Atypical Presentation of Covid in the Elderly

Introduction[edit | edit source]

The COVID-19 pandemic shows how vulnerable elderly persons are and that the low capacity of the immune system leads to a fatal outcome. Quick implementation of preventive and therapeutic strategies was not possible due to the worldwide nature of COVID.   Protection of those at risk who already carried the load of other health issues was limited.

COVID in the Elderly[edit | edit source]

Older adults are more likely to experience complications of COVID-19 than younger adults. Older adults with COVID-19 might need hospitalization, intensive care, or a ventilator to help them breathe and increase their chances of survival. The risk rises for people in their 50s and escalates in the 60s, 70s, and 80s. People 85 and older are the most likely to get very sick[1]. It affects people of all ages everywhere in the world, but most deaths from this disease occur in the elderly. The most susceptible individuals 65 years and older are those suffering two or more comorbidities. Furthermore, elderly with a history of cardiovascular disease, diabetes mellitus, chronic obstructive pulmonary disease, malignancy and chronic kidney disease are most at risk of dying from COVID.[2] Additional factors include disabilities, cognitive and mood disorders (eg depression, bipolar), polypharmacotherapy, social isolation, and nutritional deficits often present in the residents of long-term care facilities.[3]

Infection and the Elderly[edit | edit source]


The immune system is responsible for overcoming infections due to the production of IgG anti-virus antibodies. The immune system's effectiveness can be influenced by several factors, including nutritional deficits in the elderly. This can lead to severe inflammatory disease affecting the heart, lungs, kidneys and vascular system.[6]

Cells' capacity to respond to infections is defined by the senescence process that begins when cells are dividing but not dying.[7] Cells division is a natural cell ageing process, yet their resistance to death can lead to age-related pathologies. The accumulation of old (senescence) cells in various tissues can be responsible for cells' unnecessary damage.[8]Changes in the development and function of the immune system are called immunosenescence.[7] This process can lead to an increased risk for disease development in the elderly.[7]

Inflammaging (chronic low-grade inflammation that develops with advanced age[9]) presents with elevated levels of blood inflammatory markers[9] frequently described in the elderly population and caused by three geriatric conditions: malnutrition, sarcopenia and frailty.[10]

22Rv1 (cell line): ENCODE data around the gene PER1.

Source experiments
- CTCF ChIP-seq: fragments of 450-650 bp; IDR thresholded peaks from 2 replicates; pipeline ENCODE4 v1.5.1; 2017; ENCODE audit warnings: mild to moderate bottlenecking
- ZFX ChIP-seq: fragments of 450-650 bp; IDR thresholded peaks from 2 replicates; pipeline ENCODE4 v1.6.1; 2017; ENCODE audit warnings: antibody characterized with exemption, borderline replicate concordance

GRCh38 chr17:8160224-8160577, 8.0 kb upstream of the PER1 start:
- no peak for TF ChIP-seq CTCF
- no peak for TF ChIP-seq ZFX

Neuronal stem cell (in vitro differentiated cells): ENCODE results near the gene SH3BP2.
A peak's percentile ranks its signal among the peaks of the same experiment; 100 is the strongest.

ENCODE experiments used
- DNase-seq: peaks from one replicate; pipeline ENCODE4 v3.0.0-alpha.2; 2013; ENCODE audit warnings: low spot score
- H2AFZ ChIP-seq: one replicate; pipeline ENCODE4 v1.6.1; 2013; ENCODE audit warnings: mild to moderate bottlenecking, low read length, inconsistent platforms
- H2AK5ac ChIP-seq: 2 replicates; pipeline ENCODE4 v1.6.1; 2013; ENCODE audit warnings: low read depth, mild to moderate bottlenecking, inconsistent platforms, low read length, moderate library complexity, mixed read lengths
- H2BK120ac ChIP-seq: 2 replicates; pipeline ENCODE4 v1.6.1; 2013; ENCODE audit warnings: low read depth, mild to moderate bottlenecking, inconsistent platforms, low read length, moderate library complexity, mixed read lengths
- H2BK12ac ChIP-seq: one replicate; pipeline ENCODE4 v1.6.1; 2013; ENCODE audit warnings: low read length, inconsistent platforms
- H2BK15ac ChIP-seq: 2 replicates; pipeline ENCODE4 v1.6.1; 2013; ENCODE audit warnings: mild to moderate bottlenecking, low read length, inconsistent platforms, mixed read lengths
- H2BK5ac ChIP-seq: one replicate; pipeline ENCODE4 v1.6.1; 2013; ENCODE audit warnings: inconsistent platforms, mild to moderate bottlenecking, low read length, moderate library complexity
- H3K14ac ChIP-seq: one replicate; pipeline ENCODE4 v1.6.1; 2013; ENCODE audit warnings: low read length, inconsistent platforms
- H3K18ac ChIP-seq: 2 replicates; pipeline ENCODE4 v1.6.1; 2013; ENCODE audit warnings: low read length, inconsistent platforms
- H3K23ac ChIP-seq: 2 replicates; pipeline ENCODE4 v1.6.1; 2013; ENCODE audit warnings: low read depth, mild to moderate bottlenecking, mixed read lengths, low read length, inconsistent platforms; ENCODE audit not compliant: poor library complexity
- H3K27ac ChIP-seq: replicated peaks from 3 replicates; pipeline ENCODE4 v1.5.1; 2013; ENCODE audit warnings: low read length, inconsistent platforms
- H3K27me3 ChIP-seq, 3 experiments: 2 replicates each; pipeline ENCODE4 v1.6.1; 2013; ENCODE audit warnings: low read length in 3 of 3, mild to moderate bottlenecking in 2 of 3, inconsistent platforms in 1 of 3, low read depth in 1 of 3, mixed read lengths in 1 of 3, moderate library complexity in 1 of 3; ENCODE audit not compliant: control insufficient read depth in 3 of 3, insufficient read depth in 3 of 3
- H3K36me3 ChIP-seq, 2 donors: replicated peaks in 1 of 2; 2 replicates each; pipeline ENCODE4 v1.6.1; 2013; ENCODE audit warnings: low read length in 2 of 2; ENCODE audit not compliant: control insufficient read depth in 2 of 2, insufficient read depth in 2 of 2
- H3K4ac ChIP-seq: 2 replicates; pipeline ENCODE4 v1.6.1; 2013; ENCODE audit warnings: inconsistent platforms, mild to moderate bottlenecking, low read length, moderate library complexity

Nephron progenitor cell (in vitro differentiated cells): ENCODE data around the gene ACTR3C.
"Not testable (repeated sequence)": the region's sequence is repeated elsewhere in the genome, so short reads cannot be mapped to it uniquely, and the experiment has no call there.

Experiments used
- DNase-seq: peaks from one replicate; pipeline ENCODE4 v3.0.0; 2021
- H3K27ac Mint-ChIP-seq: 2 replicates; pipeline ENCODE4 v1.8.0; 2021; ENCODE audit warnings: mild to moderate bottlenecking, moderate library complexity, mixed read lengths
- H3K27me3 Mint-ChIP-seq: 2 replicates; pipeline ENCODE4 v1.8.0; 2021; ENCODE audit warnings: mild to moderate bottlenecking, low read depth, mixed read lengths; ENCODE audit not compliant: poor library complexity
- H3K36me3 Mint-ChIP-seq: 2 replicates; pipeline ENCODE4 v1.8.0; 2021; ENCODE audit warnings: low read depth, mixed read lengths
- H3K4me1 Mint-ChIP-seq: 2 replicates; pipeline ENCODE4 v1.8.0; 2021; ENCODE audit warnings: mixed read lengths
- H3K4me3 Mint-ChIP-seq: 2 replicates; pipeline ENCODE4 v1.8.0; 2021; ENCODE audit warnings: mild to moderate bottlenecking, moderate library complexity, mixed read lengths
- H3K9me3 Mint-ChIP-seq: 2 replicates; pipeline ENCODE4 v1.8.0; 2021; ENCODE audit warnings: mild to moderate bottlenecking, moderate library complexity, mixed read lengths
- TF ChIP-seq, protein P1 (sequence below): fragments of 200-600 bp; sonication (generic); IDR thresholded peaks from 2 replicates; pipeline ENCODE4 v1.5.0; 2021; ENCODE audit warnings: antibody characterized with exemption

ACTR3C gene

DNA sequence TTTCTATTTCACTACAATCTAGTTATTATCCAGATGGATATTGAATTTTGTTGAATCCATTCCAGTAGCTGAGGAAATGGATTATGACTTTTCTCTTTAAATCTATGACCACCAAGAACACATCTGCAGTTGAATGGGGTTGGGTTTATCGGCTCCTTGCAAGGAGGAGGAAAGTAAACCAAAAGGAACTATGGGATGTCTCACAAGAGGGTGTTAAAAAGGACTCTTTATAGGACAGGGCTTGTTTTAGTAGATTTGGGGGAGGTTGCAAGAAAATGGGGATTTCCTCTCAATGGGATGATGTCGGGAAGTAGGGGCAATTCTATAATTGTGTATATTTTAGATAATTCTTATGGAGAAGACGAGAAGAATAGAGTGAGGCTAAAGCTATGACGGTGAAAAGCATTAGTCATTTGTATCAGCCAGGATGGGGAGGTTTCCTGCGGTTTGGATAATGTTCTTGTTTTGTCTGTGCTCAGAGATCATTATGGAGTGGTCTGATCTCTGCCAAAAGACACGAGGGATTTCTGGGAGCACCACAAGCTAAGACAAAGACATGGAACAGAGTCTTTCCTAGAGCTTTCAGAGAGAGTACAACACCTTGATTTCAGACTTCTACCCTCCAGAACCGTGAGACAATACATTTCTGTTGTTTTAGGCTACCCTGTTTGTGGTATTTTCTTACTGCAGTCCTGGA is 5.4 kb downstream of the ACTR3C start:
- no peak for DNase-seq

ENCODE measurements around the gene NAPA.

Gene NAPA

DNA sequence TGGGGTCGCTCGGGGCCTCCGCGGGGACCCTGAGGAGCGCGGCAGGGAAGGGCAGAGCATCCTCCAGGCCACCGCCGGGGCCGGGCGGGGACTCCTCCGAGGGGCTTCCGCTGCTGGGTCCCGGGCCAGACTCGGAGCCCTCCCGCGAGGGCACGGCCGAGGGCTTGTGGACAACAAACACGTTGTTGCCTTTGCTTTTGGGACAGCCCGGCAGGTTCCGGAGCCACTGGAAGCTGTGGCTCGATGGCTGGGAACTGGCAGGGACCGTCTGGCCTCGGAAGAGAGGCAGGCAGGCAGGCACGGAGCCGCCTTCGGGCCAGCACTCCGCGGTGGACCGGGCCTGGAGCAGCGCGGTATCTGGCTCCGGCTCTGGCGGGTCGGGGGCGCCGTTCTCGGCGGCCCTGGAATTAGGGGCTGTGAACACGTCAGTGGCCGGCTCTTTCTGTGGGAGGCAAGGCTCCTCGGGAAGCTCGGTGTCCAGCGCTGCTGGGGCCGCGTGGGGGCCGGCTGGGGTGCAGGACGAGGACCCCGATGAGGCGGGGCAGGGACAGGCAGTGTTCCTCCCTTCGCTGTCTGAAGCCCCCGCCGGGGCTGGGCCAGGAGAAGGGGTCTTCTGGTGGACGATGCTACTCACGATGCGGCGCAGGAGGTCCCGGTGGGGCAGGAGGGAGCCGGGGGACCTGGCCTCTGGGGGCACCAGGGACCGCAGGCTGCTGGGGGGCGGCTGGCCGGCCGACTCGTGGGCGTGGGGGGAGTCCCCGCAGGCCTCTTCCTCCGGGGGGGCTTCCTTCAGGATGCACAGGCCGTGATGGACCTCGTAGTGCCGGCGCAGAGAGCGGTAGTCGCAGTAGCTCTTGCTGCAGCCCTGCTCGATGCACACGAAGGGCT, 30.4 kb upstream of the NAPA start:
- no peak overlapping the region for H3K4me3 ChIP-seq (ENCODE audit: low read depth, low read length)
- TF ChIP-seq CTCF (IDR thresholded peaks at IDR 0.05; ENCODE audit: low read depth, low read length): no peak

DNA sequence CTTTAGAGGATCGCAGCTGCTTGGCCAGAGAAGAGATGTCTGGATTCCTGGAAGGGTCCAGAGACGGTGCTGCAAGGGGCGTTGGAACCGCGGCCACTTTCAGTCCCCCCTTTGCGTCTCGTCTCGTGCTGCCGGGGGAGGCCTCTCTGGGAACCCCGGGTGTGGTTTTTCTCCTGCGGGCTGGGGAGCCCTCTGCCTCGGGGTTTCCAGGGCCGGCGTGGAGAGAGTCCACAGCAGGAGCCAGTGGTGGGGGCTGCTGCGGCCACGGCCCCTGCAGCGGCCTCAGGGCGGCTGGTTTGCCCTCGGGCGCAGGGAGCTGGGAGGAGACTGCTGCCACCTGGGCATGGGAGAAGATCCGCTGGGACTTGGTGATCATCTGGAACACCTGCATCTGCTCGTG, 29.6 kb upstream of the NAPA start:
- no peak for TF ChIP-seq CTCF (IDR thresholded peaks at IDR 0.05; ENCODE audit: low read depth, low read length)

Nutritional Deficits in the Elderly[edit | edit source]


According to a study completed in European hospitals, residential care and community settings[3] nutritional deficits in the elderly can be caused by reduced dietary intake in addition to age-related problems such as malabsorption, increased nutrient losses and augmented metabolic demands.[6] Malnutrition caused by low intake of food high with vitamins, minerals and proteins directly affect the body's immune responses:

  • Low intake of food high in vitamins, especially:
    • Vitamin A: has an important role in the development and functioning of the immune system and increases the efficacy of T-cell-based viral vaccines[11]
    • Vitamin B: affects cell and immune system function and energy metabolism. Deficiency of Vitamin B leads to inflammation[12]
    • Vitamin C: promotes antimicrobial activity and the production of antibodies. Tends to be depleted during infections resulting in coagulopathy[13]
    • Vitamin D: reduces the risk of infections and assists in immune responses[14]
    • Vitamin E: stimulates T-cell function.[15]
  • Low intake of food high in minerals, especially:
    • Zinc: enhances the total number and function of T-cells[12]
    • Iron: both an excess and a deficiency of iron affect the functioning of the immune system[16]
    • Magnesium: co-factor for immunoglobulin synthesis, immune cell adherence, antibody-dependent cytolysis[17]
    • Copper: supports the immune system

Muscle wasting syndrome in the elderly can be the result of the negative net protein balance as shown by research.[18] Inability of the aged person's muscles to synthesise protein in response to anabolic stimuli (diet, exercise) is a characteristic of anabolic resistance. Based on the scientific evidence[18], it is recommended that the elderly person increase protein intake with each meal to effectively stimulate protein synthesis. [18]